By Ajay Yadav, CEO of Roomi.
When I walked into my first pitch meeting, I was convinced I'd leave with a check. I opened up my laptop, blew through my PowerPoint slides, and then popped the question: Want to invest? Though I didn't get the money (surprise), I did get one observation from a would-be investor: "You sounded really needy."
That's a mistake I'll never make again. Four years and $6 million in seed funding later, I've realized that what inspires an investor to action isn't the ask; it's the story you tell. Our brains, as it turns out, are built for stories -- but not the problem-solution-traction kind.
Stories -- real stories with conflict and a hero -- change us so profoundly that we become more empathetic, more willing to help, and more likely to mimic the behaviors of the main character. Put another way: For founders like you and me, stories are tools of persuasion. Imagine how powerful these three could be at your next pitch meeting.
Before going out to a party, Sara Blakely sliced off the ends of her pantyhose and started Spanx. Brian Chesky and Joe Gebbia rented out inflatable mattresses on a site they called airbedandbreakfast.com. Backstories like these captivate us for the same reason superhero origin stories do: They build context. They give us a chance to make sense of who the founder is, and why they do what they do. So, how did your startup come to be? What, in particular, were the challenges you faced on the way there? This your opening.
For instance, I often lead with a story about an old roommate of mine: We got along just fine--until he locked me out of the apartment one day, stole my deposit, and threw away everything I owned. That was the moment I knew I had to build Roomi, a safer marketplace for shared housing. Your potential investors have seen more 10-slide pitches than you've ever given -- but your personal story is yours alone. No one else can tell it, and if you tell it well, they won't forget it.
Your Thicket-of-Thorns Story
If anyone could kick back and wait to be showered with capital, it would be Twitter co-founder Jack Dorsey. Instead, he did the exact opposite: While raising money for Square, Dorsey famously circulated a list titled "140 Reasons Why Square Will Fail," together with counter-arguments for each point.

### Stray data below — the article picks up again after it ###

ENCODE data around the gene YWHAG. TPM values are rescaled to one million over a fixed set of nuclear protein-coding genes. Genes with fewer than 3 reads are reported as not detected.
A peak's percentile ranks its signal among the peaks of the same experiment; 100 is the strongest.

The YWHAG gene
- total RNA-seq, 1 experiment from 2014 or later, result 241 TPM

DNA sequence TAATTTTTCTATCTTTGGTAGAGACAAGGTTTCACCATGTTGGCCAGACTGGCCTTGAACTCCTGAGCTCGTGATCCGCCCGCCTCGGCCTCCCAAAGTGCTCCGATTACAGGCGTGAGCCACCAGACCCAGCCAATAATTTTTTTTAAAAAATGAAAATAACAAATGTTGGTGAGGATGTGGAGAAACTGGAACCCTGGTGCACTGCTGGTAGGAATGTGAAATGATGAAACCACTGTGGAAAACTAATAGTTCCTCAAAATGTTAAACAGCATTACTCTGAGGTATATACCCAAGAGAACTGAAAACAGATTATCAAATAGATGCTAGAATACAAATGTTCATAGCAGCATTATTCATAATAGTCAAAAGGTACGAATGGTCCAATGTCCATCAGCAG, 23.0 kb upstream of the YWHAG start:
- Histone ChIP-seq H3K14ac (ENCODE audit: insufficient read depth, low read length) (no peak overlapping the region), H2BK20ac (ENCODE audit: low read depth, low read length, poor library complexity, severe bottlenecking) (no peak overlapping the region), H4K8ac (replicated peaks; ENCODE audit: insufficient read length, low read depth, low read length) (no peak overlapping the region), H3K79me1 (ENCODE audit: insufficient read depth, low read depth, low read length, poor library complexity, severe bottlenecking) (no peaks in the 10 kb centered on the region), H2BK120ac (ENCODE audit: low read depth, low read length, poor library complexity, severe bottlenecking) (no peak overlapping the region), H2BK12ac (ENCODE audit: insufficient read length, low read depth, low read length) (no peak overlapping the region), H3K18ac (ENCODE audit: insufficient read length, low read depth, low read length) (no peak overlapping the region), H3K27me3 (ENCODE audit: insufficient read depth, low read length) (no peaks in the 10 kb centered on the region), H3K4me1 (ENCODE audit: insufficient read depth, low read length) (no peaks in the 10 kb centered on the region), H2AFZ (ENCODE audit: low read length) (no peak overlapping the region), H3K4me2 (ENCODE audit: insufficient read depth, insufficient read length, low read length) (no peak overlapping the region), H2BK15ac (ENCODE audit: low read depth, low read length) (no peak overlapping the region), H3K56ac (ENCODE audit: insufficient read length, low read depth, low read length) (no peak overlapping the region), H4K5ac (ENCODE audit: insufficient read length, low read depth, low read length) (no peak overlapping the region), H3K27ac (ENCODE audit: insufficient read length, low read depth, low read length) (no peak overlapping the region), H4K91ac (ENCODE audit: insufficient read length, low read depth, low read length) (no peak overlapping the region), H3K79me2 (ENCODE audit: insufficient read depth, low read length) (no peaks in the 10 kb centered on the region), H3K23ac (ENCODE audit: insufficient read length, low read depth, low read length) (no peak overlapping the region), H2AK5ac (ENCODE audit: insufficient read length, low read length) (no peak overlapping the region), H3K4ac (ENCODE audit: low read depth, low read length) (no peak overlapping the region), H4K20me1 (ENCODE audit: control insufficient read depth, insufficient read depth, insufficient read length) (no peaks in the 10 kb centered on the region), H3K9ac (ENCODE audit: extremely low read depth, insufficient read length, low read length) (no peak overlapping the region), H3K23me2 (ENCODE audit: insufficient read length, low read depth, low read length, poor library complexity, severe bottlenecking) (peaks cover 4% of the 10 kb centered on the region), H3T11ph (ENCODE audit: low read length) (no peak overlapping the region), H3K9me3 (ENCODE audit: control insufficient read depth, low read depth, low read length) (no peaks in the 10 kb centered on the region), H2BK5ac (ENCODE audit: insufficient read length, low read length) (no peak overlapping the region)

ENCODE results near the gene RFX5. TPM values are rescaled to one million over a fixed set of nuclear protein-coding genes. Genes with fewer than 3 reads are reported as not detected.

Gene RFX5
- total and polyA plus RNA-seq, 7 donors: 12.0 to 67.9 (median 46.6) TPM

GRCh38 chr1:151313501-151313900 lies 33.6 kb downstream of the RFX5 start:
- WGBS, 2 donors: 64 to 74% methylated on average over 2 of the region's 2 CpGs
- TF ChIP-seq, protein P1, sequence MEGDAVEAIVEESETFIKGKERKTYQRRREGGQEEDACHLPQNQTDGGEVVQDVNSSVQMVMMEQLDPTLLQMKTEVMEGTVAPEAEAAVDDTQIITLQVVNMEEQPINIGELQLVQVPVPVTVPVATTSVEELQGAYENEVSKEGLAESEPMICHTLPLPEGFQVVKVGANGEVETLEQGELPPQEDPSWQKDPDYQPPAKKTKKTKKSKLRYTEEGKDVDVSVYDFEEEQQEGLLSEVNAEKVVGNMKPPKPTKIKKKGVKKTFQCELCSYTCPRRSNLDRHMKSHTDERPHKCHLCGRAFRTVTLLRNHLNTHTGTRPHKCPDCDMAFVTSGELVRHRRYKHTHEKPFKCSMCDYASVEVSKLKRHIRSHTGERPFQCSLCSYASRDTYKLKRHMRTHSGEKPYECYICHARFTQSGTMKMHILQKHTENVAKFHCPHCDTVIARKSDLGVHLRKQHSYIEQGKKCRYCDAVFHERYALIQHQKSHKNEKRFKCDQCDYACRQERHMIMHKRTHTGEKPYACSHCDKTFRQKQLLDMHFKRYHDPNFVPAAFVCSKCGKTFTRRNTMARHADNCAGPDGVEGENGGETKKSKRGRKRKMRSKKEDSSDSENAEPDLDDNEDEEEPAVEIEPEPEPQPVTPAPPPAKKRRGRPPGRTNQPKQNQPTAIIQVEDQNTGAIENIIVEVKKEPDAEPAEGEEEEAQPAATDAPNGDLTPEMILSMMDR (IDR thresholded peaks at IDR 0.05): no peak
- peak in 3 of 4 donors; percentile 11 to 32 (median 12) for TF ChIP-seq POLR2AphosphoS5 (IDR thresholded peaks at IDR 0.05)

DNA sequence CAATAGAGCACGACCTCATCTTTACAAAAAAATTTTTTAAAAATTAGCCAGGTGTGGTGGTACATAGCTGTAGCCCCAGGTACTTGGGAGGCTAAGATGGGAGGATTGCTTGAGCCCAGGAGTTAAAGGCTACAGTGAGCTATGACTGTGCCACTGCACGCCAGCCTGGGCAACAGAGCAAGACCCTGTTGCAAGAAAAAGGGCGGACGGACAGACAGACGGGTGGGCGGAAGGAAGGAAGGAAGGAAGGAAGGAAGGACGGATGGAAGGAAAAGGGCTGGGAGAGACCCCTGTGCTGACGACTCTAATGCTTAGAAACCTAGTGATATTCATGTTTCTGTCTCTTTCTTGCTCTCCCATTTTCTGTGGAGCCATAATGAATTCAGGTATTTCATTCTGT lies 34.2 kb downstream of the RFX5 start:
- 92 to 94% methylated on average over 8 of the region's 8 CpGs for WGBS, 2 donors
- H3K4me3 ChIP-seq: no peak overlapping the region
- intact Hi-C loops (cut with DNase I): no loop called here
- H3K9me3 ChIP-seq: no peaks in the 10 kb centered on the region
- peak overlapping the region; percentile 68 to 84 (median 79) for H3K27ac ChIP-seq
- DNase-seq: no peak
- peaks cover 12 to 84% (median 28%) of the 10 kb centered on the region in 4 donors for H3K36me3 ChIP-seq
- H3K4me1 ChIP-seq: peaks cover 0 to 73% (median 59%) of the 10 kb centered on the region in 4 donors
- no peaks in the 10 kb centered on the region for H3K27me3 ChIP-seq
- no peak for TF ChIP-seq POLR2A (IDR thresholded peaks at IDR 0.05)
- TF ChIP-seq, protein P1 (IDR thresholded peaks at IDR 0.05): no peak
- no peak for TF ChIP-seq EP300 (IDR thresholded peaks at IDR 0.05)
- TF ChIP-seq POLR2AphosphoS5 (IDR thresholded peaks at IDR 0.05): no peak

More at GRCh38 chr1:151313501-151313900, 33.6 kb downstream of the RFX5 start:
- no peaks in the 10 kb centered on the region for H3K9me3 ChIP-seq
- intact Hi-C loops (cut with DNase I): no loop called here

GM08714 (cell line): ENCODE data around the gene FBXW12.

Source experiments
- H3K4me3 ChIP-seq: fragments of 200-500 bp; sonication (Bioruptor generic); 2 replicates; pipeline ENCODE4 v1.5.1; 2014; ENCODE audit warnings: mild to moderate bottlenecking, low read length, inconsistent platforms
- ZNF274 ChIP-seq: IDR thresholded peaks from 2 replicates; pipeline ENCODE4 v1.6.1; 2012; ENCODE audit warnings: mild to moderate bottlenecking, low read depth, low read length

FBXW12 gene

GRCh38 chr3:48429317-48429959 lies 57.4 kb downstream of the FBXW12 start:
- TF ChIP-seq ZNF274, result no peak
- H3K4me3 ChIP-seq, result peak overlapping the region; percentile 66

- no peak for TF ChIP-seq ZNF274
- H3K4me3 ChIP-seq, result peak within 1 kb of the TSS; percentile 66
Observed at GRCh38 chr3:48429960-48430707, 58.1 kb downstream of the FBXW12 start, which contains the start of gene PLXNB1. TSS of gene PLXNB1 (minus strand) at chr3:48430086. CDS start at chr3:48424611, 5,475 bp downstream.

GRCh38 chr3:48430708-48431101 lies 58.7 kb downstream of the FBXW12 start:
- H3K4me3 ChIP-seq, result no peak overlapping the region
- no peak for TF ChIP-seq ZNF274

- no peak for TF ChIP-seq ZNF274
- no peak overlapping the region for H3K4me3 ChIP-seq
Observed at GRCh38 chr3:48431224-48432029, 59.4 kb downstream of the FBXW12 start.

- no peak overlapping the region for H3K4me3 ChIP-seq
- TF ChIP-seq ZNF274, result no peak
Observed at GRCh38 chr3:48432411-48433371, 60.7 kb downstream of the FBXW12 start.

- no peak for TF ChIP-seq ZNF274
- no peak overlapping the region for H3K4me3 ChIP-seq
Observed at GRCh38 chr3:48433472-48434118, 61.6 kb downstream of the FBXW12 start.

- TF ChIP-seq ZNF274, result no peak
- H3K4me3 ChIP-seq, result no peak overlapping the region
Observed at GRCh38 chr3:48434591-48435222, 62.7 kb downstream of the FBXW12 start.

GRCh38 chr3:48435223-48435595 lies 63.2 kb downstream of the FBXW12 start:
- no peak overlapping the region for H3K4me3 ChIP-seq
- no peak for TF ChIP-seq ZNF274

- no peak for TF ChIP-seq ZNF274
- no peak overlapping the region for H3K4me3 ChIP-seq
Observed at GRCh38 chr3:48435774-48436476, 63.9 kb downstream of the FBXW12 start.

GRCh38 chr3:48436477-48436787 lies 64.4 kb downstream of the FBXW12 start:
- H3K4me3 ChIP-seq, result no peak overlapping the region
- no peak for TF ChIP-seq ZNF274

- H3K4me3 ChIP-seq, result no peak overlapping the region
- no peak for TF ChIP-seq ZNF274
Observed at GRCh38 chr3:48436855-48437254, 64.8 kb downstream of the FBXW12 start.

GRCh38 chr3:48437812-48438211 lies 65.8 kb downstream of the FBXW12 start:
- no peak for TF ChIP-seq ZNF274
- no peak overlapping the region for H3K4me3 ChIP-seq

Think of every fairytale you've read: You don't like the hero any less just because he has to hack his way through a thicket of thorns. The thorns are what make the fairytale interesting. In the same way, your potential investors know your startup may fail. Your job isn't to convince them that failure is impossible -- just that you're their best bet to beat the odds. Where could things go wrong? Is it the size of your market? Your technical ability?
Be honest about the challenges you face, and then tell your investors how you plan to tackle each one. This way, you'll answer objections before an investor can even raise them -- and you'll prove you can think through problems intelligently. You'll prove you have the mindset of a winner.
Your Vision of the Future
Ask Elon Musk what the future looks like, and he won't hesitate for a minute. He's going to save humanity by powering the world with solar energy, turning all cars electric, and putting humans on Mars. What's your vision for the future? This -- not your product -- is what you really sell an investor on.
Paint a picture so vivid, so real, they can't help but believe it like you do. When I pitch Roomi, for example, I use my own customer data to create personas -- like Salima, a 26-year-old who's nervous about moving to the United States for the first time. We're already helping Salima today, I tell investors, and in the future, we're going to help the Salimas of the world.
In the end, this is the most important story you can tell: The future is inevitable. You're going to get there, one way or the other, but the train is leaving the station now. Are your investors in or out?
Ajay Yadav, CEO and founder of Roomi, sees every day as a new opportunity to "crush it" and to make positive co-living experiences easier to find.